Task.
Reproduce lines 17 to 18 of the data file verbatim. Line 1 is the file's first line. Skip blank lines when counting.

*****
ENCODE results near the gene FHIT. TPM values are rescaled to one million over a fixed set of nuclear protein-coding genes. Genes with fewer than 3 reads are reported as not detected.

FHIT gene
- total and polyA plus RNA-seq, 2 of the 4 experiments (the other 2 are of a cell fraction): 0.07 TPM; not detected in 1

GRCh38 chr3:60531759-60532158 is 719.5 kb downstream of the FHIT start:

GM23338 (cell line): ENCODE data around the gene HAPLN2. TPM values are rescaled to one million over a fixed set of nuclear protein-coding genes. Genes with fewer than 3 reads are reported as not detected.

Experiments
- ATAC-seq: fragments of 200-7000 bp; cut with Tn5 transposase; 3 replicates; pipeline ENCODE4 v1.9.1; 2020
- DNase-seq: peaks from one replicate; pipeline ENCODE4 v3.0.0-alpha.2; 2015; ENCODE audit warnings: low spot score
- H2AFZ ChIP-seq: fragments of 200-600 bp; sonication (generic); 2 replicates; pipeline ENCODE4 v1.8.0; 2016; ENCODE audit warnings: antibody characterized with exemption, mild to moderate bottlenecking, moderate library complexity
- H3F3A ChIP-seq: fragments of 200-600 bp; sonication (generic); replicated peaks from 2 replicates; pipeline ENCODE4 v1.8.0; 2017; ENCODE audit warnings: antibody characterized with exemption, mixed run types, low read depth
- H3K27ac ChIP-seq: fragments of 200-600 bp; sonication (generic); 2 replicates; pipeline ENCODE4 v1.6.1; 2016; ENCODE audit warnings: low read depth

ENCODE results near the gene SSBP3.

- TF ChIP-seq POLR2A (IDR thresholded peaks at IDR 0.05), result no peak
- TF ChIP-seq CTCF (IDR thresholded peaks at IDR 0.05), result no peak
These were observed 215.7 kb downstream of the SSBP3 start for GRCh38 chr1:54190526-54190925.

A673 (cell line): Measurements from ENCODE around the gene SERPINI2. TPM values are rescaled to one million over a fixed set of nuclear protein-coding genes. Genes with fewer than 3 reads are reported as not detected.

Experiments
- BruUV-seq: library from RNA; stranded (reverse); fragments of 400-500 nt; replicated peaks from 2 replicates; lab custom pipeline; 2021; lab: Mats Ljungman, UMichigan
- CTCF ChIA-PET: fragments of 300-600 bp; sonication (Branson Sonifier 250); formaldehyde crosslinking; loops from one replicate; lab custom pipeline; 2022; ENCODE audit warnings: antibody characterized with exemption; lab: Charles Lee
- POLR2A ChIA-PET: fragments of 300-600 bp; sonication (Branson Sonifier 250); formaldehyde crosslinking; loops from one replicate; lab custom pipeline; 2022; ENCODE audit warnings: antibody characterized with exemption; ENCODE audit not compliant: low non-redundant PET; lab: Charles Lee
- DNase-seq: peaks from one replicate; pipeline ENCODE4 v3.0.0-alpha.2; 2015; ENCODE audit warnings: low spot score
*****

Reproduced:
Experiments
- BruUV-seq: library from RNA; stranded (reverse); fragments of 400-500 nt; replicated peaks from 2 replicates; lab custom pipeline; 2021; lab: Mats Ljungman, UMichigan